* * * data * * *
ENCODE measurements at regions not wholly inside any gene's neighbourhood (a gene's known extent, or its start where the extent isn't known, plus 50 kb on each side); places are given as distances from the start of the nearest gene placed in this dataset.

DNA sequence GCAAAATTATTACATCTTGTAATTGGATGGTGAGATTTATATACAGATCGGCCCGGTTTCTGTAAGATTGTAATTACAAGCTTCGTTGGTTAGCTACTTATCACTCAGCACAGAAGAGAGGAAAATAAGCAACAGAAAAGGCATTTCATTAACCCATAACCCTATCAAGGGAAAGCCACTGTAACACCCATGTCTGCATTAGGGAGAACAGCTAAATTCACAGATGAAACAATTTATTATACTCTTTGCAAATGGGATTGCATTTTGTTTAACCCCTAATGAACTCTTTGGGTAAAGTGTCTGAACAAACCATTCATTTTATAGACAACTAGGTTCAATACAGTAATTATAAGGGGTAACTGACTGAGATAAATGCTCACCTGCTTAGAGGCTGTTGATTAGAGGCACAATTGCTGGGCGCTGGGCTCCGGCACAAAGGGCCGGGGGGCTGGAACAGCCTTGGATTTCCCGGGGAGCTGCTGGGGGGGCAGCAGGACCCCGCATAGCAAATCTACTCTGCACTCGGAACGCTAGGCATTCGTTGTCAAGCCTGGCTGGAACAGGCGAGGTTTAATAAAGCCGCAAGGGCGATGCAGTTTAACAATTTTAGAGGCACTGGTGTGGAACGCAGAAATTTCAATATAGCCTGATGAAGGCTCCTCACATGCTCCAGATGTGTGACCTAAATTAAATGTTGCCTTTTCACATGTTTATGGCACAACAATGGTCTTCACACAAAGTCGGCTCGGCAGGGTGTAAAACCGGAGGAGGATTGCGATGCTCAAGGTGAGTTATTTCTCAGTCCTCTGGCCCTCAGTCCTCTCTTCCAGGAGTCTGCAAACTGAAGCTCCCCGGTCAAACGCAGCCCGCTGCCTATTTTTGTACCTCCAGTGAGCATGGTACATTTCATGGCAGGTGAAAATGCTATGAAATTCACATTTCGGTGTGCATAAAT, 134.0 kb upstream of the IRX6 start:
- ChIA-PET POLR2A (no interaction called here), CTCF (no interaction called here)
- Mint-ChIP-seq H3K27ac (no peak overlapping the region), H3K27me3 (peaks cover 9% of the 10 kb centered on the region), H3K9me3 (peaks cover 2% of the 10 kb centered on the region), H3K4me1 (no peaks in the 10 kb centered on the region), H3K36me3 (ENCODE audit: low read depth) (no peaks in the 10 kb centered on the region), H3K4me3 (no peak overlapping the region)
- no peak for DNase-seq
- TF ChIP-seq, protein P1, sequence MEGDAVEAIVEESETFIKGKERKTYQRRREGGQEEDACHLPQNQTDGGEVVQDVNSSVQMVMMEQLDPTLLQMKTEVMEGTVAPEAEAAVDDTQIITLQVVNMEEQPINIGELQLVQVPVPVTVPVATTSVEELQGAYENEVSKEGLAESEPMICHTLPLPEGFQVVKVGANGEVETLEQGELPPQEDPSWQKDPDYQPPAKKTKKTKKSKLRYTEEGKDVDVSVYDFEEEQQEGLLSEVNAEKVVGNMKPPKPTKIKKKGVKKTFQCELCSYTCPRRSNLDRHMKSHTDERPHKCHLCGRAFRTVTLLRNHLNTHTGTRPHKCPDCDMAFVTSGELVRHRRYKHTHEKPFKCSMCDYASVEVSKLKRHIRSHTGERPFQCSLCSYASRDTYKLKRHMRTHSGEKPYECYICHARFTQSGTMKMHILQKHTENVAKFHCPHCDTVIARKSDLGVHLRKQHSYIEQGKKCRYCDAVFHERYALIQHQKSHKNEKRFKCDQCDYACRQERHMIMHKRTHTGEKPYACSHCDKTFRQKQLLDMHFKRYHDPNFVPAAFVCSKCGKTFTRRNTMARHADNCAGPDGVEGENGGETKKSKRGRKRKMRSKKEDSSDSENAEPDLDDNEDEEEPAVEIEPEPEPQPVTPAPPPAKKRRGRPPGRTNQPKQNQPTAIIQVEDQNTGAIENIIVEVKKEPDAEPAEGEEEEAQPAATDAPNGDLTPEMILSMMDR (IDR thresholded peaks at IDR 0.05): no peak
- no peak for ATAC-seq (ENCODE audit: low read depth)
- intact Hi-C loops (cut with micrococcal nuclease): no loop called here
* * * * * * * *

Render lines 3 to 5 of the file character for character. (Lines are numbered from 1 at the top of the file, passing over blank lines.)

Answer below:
- ChIA-PET POLR2A (no interaction called here), CTCF (no interaction called here)
- Mint-ChIP-seq H3K27ac (no peak overlapping the region), H3K27me3 (peaks cover 9% of the 10 kb centered on the region), H3K9me3 (peaks cover 2% of the 10 kb centered on the region), H3K4me1 (no peaks in the 10 kb centered on the region), H3K36me3 (ENCODE audit: low read depth) (no peaks in the 10 kb centered on the region), H3K4me3 (no peak overlapping the region)
- no peak for DNase-seq